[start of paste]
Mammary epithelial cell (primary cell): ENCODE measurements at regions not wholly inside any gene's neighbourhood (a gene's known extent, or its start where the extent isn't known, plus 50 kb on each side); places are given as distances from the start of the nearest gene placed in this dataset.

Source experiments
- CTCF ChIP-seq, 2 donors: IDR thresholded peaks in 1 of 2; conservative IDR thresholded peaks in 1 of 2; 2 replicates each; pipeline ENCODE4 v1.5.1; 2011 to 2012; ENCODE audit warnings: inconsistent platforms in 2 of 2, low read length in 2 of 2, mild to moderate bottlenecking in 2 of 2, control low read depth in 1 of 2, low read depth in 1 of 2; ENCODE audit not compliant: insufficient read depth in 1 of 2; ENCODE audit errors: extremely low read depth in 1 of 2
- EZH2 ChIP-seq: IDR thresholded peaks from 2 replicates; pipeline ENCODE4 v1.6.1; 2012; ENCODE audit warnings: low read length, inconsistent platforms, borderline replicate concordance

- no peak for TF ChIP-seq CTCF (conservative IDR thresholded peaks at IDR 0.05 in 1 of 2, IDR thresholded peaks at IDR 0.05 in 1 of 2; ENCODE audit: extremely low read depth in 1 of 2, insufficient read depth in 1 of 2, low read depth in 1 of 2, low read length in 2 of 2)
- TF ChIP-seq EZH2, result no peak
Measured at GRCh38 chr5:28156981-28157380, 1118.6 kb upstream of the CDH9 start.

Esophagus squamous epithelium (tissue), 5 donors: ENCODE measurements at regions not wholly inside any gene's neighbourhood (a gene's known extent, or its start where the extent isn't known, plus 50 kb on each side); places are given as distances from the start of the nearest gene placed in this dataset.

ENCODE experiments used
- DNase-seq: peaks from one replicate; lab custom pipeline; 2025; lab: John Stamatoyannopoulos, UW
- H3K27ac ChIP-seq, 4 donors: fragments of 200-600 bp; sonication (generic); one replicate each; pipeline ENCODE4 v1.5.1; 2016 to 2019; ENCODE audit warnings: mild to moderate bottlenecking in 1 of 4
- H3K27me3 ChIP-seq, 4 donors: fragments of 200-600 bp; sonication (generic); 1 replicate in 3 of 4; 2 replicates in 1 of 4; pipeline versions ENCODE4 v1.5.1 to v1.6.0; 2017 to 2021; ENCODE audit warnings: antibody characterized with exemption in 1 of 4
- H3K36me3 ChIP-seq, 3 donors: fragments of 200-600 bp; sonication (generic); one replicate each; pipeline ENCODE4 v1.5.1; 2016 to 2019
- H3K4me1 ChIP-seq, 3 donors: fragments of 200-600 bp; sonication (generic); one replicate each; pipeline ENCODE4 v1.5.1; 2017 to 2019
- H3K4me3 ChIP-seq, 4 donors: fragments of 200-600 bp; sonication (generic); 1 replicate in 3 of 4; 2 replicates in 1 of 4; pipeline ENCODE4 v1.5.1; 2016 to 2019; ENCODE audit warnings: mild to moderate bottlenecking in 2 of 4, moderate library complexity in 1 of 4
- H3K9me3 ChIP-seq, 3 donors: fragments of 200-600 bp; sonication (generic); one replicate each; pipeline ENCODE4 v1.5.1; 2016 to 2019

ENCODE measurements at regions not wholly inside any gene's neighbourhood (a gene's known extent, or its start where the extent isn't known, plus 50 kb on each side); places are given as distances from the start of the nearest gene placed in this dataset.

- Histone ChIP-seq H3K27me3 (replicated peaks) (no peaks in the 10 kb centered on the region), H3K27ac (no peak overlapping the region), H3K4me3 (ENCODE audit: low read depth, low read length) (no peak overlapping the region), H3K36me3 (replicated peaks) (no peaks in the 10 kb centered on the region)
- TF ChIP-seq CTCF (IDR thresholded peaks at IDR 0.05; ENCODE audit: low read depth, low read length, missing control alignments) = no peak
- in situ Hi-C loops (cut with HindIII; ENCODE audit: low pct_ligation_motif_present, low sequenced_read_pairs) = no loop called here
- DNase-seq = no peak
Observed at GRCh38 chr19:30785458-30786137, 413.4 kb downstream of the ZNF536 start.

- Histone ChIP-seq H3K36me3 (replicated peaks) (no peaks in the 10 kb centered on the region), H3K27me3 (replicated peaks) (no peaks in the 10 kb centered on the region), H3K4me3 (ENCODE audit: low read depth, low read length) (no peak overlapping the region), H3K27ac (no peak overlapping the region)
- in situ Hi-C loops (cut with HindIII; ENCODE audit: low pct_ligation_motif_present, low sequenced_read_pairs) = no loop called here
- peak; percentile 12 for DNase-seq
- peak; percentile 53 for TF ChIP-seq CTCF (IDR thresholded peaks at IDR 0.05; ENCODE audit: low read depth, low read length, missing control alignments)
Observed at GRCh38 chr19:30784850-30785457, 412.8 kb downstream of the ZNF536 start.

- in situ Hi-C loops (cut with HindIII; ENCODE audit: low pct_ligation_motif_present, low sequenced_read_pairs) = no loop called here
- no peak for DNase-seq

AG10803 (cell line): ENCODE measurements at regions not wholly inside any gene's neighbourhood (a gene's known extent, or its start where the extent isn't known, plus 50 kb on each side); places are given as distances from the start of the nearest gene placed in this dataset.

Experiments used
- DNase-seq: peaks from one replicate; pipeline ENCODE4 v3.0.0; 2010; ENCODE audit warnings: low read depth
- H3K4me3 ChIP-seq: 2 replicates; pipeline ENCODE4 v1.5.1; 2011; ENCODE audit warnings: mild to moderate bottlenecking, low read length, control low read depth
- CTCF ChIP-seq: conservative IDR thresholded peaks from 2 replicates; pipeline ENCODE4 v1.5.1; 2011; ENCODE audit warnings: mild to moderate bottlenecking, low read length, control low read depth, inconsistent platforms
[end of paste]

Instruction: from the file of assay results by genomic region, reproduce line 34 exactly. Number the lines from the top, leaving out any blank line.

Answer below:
- CTCF ChIP-seq: conservative IDR thresholded peaks from 2 replicates; pipeline ENCODE4 v1.5.1; 2011; ENCODE audit warnings: mild to moderate bottlenecking, low read length, control low read depth, inconsistent platforms